Hungry While Roaming: Spain is Jamón
Updated: Aug 11, 2022
Jamón Ibérico was love at first taste
It was May 2001 when I first tried Jamón Ibérico on my introductory visit to Madrid. From the very first moment this beautiful Spanish "Pata Negra" touched my lips, I knew it was love at first taste.
It’s a bit difficult to describe the jamón ibérico experience and taste, yet I’ll give it a go. The first thing you’ll notice is the color. It has a dark ruby red color with streaks of white fat sprinkled throughout. It’s sliced very thin and the best-graded versions have a glossy fat coating. When you place this wafer-thin jamón on your tongue, you’ll first notice some salt, then this will quickly evaporate to a comforting glossy and silky-textured with a full-bodied round flavor.
Almost immediately, the fat will start to melt and turn into a delicious nutty flavor with a very mild funk, similar to an aged porterhouse steak. In about 10 seconds, you'll know why this is the best ham in the world. Below I'm pictured in front of a charcuterie store in Segovia Spain, featuring top-graded Jamón Ibérico from Emilo Diaz.
What is Jamón Ibérico?
There are several types of jamón and the history and grading of Jamon can be a bit tricky, yet good to know they essentially all taste delicious and they all need to be respected and enjoyed. Check out this helpful Wikipedia article for a detailed look at the grading and history of jamón ibérico the king of slow food. Simply put, Pata Negra aka De Boletta is the crown jewel of jamón ibérico which is absolutely the best. Like everything tasty in this world, it comes with a price; however, in Spain, the price of even some of the best jamón ibérico will not break the bank at 7-20 Euros for a few grams, which is perfect for an afternoon Tapas. Below a woman is purchasing some freshly sliced Pata Negra from Madrid's famous Mecardo de San Miguel.
Where to get Jamón Ibérico in Spain?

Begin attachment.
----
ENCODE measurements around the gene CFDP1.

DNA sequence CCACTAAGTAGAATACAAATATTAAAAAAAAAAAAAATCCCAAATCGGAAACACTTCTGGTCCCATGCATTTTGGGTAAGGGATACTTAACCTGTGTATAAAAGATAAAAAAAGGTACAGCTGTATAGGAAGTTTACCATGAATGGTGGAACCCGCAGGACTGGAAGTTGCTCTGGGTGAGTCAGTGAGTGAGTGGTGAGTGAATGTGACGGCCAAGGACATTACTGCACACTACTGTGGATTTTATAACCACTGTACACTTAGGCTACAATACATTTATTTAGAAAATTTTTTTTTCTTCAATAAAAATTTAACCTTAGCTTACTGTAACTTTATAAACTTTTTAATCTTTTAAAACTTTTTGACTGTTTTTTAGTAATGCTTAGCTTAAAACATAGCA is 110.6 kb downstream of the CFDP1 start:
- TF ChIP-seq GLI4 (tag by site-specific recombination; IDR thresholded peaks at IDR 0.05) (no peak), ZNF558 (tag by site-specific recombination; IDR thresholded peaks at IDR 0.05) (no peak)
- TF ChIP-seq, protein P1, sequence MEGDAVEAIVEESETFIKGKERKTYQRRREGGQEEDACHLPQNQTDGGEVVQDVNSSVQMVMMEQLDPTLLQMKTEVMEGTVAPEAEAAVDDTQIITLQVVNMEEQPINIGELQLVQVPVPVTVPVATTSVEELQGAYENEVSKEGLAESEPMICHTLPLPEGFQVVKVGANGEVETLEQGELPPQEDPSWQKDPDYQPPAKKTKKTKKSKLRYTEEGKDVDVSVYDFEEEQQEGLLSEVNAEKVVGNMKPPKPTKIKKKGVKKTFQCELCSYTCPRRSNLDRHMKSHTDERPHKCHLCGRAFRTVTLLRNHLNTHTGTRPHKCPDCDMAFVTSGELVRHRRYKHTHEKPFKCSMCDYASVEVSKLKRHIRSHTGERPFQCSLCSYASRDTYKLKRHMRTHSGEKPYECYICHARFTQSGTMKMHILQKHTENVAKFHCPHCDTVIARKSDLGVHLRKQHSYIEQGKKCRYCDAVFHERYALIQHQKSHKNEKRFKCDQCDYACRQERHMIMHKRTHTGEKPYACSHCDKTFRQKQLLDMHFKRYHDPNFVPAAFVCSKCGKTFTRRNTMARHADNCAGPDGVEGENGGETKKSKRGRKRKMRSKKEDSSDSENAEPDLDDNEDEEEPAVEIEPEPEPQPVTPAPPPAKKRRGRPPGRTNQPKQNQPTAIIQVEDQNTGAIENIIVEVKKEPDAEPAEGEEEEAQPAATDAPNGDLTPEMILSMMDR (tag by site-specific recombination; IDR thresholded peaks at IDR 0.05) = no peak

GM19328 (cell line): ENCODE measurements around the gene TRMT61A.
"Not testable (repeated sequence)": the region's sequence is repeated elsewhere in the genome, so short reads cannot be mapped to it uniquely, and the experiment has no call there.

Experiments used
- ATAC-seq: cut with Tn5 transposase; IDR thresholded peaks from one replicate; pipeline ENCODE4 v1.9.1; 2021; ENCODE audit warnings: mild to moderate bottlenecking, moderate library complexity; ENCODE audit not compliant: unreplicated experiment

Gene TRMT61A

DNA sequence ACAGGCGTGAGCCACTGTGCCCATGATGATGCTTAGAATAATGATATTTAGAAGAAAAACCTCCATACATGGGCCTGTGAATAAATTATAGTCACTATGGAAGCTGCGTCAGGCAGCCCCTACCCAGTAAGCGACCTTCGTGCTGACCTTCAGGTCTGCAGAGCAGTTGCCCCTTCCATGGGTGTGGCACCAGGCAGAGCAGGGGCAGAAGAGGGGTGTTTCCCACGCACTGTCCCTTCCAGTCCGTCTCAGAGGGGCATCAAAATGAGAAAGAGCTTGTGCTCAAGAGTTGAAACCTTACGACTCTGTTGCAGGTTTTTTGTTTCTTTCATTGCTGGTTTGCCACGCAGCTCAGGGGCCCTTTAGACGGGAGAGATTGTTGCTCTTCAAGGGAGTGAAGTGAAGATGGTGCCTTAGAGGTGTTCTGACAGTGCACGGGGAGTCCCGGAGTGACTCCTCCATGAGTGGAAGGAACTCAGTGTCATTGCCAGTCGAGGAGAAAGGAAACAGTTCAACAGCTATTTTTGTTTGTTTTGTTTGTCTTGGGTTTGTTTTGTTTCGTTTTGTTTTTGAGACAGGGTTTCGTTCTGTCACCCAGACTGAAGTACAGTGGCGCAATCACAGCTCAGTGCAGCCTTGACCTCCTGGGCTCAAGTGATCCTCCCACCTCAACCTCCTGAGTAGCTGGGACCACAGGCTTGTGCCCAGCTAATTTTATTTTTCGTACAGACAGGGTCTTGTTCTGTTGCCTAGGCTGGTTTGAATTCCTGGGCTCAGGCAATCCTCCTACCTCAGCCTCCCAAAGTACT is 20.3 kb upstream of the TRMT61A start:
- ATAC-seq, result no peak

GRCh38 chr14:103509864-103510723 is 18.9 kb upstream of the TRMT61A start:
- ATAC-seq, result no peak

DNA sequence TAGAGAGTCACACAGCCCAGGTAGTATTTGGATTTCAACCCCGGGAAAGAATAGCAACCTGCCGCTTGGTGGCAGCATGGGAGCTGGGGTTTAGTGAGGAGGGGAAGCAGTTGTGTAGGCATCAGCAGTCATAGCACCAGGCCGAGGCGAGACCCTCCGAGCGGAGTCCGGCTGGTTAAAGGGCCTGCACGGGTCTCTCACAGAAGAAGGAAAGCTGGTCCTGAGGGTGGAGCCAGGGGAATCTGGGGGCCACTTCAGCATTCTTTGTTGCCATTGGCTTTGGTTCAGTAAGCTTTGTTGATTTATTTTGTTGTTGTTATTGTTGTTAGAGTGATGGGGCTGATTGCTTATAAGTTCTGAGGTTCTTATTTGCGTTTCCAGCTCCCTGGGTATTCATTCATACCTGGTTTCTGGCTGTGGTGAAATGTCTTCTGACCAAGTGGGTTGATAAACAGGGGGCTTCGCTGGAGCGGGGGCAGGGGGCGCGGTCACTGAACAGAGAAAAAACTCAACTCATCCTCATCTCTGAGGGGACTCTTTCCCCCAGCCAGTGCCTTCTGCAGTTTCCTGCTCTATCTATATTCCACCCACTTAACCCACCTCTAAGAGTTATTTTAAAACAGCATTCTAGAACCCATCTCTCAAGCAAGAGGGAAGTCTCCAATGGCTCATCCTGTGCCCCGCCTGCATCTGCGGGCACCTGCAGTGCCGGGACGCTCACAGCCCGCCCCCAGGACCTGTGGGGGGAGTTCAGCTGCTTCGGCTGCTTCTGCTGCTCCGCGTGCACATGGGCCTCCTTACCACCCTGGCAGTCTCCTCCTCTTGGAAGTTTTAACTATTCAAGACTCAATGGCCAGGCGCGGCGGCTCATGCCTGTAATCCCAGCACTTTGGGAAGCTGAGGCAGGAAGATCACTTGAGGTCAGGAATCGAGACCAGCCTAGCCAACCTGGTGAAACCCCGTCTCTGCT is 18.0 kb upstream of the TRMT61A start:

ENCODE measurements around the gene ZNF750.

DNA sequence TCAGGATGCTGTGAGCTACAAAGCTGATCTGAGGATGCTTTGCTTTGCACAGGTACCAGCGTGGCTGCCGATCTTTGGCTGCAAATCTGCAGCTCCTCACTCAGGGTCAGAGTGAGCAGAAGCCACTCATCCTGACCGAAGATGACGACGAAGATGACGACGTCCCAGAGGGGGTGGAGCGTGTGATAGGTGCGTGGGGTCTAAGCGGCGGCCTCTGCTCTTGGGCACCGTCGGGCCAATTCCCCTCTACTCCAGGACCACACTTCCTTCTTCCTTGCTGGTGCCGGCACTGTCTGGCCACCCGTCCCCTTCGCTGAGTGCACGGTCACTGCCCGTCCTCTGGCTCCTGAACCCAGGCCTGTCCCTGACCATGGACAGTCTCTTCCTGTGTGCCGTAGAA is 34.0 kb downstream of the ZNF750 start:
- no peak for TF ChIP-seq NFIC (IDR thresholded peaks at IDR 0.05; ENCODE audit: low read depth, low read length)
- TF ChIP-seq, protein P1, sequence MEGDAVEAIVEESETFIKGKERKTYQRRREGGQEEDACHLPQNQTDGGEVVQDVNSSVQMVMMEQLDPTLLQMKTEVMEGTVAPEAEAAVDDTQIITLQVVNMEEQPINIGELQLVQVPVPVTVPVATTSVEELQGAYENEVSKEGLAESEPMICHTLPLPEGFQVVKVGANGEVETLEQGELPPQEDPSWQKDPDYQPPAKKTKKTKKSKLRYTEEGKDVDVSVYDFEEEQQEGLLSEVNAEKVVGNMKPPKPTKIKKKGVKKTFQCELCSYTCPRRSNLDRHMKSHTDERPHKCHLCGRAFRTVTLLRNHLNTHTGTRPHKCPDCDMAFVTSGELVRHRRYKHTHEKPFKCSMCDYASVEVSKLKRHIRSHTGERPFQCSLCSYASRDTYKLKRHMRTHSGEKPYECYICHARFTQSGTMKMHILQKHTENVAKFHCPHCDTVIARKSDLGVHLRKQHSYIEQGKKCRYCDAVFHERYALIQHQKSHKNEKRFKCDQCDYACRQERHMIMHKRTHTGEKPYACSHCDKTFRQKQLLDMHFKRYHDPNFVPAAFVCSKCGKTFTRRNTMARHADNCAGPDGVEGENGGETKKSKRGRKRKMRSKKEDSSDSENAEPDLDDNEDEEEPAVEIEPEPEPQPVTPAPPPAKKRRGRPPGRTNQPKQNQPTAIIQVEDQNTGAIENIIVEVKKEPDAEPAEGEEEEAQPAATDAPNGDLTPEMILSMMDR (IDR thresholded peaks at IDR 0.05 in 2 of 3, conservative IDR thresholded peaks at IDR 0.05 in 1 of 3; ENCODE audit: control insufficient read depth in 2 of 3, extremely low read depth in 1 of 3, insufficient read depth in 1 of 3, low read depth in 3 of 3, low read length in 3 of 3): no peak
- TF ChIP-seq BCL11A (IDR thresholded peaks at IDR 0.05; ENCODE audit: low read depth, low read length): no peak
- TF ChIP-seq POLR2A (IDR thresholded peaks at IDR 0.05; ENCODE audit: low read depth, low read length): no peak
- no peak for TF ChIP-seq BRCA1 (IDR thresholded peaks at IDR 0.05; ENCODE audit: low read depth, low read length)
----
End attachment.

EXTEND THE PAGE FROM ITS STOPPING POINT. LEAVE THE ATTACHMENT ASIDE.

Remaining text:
Jamón Ibérico is literary hanging everywhere in Spain. From restaurants to grocery stores and even in upscale fashion department stores, Jamón is present and ready to be sliced and enjoyed. When I arrive in any new country or city, the first place I always visit is the grocery store to load up on some tasty delights for the week. The lower grades of jamón for a basic sandwich or cooking can be purchased for 2-4 Euros at almost all grocery stores across Spain.
For convenience, you can also sample pre-made bocadillos (ham sandwiches) all over the place. It's very common to find jamón ibérico bocadillos which are thinly sliced Jamón on a crusty baguette, simple, beautiful & delicious. You can also find jamón stuffed simply in paper cones for convenience so you can walk and eat your ham on the go, which is pure genius!
How to enjoy Jamón Ibérico?
There is no wrong way to enjoy jamón ibérico, and if no one is looking you can eat it straight from the grocery store package. However, when possible I recommend eating jamón at room temperature served with a nice Vino Tinto Reserva or Fino dry Sherry which adds a little bitterness and acid to balance out and complement the glossy, heaven-sent pork fat. Then simply enjoy, very slowly, with intention and purpose and you'll never think of ham the same way again.
Zaragoza Spain, jamón ibérico paradise
It was our last day in Zaragoza, Spain and I was getting the itch for one last taste of the melt in your mouth delight of jamón ibérico. We stumbled across al Corte Gastrobar who specialize in jamón ibérico and other slow food delights. We met Anabel, who was our friendly jamón guide who helped us select a "Green Label" jamón De Cebo De Campo ibérico, which was exactly what we were craving and also in our budget for 9 Euros for a generously sized plate. Once our choice was made, Anabel summoned the expert slicer Pedro who brought 3 types of knives and a set of tongs where he proceeded to surgically carve us into jamón heaven.
What I enjoyed most about this experience (besides the ham-obvious) was how warm, friendly and informative the family at al Corte was. Sure there was a language barrier, yet Christy and I both appreciated how patient and welcoming the family was with all of my geeky jamón questions in broken Spanish. They were extremely helpful in making our afternoon one to savor. Do yourself a favor, If you ever find yourself in Zaragoza, Spain, take an hour or two, slow down and cozy up to the bar at al Corte and enjoy some hand-sliced jamón ibérico, aka the best ham the world has to offer.
Eric is a blogger, podcaster & educator with a passion for food, arts, and cultures around the world. Follow Eric on Instragram@wanderingwigloo or facebook@liveletroam & liveletroam.com
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